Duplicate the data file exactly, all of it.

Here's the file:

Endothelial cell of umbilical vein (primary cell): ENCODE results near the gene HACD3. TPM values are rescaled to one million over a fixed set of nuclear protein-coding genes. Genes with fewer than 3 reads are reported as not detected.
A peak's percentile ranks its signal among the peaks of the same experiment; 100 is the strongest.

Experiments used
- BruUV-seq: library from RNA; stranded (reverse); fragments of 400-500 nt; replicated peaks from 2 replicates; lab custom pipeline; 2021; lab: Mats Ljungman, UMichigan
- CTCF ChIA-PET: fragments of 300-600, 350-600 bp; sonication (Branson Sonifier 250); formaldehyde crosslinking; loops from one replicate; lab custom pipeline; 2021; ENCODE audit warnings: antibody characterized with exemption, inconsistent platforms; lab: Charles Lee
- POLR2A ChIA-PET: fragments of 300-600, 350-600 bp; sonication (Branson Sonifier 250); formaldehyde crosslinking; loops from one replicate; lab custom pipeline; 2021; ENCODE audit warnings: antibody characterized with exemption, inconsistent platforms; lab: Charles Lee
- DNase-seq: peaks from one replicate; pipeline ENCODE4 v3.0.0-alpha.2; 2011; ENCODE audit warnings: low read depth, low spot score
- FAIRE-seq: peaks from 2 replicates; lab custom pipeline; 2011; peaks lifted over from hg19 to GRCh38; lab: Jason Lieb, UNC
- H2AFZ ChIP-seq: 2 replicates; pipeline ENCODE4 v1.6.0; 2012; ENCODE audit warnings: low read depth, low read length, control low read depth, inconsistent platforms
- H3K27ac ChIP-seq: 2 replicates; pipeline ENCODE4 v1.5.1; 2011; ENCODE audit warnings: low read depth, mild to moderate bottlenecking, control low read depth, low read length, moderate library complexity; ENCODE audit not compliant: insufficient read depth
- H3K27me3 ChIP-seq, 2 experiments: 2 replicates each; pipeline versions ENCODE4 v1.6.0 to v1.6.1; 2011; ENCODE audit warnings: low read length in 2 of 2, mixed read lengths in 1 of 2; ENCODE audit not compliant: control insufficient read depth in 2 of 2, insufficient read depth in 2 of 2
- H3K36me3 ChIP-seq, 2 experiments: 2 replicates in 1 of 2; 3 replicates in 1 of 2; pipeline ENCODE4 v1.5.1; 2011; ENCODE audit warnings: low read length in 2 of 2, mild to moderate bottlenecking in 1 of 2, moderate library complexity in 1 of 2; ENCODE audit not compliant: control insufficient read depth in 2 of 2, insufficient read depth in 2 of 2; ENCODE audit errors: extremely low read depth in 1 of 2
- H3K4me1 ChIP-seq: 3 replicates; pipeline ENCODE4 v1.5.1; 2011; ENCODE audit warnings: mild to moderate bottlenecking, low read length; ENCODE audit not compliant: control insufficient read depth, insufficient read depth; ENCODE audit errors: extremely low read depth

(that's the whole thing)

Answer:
Endothelial cell of umbilical vein (primary cell): ENCODE results near the gene HACD3. TPM values are rescaled to one million over a fixed set of nuclear protein-coding genes. Genes with fewer than 3 reads are reported as not detected.
A peak's percentile ranks its signal among the peaks of the same experiment; 100 is the strongest.

Experiments used
- BruUV-seq: library from RNA; stranded (reverse); fragments of 400-500 nt; replicated peaks from 2 replicates; lab custom pipeline; 2021; lab: Mats Ljungman, UMichigan
- CTCF ChIA-PET: fragments of 300-600, 350-600 bp; sonication (Branson Sonifier 250); formaldehyde crosslinking; loops from one replicate; lab custom pipeline; 2021; ENCODE audit warnings: antibody characterized with exemption, inconsistent platforms; lab: Charles Lee
- POLR2A ChIA-PET: fragments of 300-600, 350-600 bp; sonication (Branson Sonifier 250); formaldehyde crosslinking; loops from one replicate; lab custom pipeline; 2021; ENCODE audit warnings: antibody characterized with exemption, inconsistent platforms; lab: Charles Lee
- DNase-seq: peaks from one replicate; pipeline ENCODE4 v3.0.0-alpha.2; 2011; ENCODE audit warnings: low read depth, low spot score
- FAIRE-seq: peaks from 2 replicates; lab custom pipeline; 2011; peaks lifted over from hg19 to GRCh38; lab: Jason Lieb, UNC
- H2AFZ ChIP-seq: 2 replicates; pipeline ENCODE4 v1.6.0; 2012; ENCODE audit warnings: low read depth, low read length, control low read depth, inconsistent platforms
- H3K27ac ChIP-seq: 2 replicates; pipeline ENCODE4 v1.5.1; 2011; ENCODE audit warnings: low read depth, mild to moderate bottlenecking, control low read depth, low read length, moderate library complexity; ENCODE audit not compliant: insufficient read depth
- H3K27me3 ChIP-seq, 2 experiments: 2 replicates each; pipeline versions ENCODE4 v1.6.0 to v1.6.1; 2011; ENCODE audit warnings: low read length in 2 of 2, mixed read lengths in 1 of 2; ENCODE audit not compliant: control insufficient read depth in 2 of 2, insufficient read depth in 2 of 2
- H3K36me3 ChIP-seq, 2 experiments: 2 replicates in 1 of 2; 3 replicates in 1 of 2; pipeline ENCODE4 v1.5.1; 2011; ENCODE audit warnings: low read length in 2 of 2, mild to moderate bottlenecking in 1 of 2, moderate library complexity in 1 of 2; ENCODE audit not compliant: control insufficient read depth in 2 of 2, insufficient read depth in 2 of 2; ENCODE audit errors: extremely low read depth in 1 of 2
- H3K4me1 ChIP-seq: 3 replicates; pipeline ENCODE4 v1.5.1; 2011; ENCODE audit warnings: mild to moderate bottlenecking, low read length; ENCODE audit not compliant: control insufficient read depth, insufficient read depth; ENCODE audit errors: extremely low read depth